#5: Writing Tense

Here's one I bet you didn't think of. This can be very important to writing a clear, flowing story. I found this out the hard way while writing my current story. I just couldn't get the ideas out right. Everything seemed to be forced and too deliberate. I soon found out that my story should be told from the first person perspective, giving it a more personal feel. I found that I was much more relaxed while writing in the first person to begin with, so I stuck with it.

The type of story you come up with will help push you in the right direction regarding what tense to write in. Some stories are better told from the more personal first person perspective, while others are better told from the more detailed and omnipresent third person perspective. What you ultimately need to remember is to write in the tense that makes you feel the most comfortable. If it just feels right, then stick with it. Only you can answer that feeling, so don't have anyone tell you which way you should write. Remember, there is no set-in-stone template for writing a good story after all, just mine perhaps.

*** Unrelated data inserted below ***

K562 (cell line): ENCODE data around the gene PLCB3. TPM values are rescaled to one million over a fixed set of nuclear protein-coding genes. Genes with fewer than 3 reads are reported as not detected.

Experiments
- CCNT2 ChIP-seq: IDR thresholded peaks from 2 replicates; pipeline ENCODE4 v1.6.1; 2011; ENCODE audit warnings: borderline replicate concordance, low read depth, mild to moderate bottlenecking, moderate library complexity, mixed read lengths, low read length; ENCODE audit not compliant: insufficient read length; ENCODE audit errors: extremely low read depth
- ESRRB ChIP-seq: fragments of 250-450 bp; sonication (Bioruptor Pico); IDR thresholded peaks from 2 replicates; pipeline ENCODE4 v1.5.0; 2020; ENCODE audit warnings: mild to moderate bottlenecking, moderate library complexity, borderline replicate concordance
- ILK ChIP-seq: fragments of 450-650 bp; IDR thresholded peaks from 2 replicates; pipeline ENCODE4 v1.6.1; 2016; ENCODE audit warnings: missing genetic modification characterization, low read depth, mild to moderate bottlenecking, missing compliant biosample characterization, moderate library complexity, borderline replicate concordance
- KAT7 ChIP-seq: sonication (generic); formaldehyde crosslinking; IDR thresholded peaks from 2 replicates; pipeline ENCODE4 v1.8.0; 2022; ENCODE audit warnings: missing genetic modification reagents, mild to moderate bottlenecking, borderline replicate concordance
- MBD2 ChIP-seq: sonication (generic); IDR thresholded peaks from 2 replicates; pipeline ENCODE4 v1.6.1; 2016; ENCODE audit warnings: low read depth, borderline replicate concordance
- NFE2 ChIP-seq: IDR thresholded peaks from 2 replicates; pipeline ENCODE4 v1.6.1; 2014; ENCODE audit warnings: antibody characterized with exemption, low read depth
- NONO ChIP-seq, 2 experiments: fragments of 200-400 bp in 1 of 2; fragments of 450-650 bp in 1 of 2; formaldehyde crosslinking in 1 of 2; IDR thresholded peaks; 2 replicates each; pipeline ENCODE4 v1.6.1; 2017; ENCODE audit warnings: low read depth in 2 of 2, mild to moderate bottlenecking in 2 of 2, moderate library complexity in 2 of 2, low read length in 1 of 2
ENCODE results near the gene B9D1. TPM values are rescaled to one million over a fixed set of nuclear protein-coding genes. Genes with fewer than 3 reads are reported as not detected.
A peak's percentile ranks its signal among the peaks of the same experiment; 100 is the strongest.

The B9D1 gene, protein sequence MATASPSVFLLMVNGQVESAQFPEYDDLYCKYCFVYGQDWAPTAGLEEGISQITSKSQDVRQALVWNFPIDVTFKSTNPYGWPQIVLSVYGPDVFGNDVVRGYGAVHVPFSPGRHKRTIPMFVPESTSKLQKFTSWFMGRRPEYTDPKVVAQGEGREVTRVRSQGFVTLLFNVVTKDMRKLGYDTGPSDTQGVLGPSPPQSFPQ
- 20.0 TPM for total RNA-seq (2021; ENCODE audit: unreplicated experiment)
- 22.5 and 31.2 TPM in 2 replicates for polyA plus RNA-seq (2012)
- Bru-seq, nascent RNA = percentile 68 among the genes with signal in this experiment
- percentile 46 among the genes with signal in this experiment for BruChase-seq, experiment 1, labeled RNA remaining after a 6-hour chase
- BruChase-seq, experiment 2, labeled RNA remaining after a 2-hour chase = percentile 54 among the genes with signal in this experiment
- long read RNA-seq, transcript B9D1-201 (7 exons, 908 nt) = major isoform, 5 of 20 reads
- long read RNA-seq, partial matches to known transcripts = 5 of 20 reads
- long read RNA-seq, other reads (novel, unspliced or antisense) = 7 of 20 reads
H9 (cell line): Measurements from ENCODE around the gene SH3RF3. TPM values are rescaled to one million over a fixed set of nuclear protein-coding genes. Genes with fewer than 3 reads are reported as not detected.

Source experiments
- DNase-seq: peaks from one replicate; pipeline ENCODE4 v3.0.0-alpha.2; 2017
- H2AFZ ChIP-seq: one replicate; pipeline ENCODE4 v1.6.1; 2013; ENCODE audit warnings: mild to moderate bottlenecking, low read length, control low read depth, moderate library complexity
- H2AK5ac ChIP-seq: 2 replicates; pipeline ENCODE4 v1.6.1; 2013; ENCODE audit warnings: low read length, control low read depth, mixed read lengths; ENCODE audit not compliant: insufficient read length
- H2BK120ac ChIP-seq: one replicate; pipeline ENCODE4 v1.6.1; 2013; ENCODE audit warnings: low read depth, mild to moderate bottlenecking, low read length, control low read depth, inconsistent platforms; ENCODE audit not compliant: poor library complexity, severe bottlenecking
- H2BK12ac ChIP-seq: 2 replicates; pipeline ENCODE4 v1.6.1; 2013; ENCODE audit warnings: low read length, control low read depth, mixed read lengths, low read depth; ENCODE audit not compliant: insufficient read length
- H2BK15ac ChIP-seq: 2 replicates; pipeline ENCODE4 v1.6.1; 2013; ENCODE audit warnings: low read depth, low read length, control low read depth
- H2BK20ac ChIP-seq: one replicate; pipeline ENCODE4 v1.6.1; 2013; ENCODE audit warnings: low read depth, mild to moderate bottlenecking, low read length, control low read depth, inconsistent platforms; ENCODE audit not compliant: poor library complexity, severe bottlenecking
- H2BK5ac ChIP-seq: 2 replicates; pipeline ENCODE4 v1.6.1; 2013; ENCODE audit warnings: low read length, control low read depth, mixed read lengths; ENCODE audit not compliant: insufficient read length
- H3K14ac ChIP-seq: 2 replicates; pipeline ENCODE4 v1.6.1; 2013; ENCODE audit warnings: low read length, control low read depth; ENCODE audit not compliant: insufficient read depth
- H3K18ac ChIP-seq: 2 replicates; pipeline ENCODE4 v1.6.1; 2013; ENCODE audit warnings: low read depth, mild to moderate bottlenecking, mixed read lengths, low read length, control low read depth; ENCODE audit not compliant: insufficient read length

Until we blog again....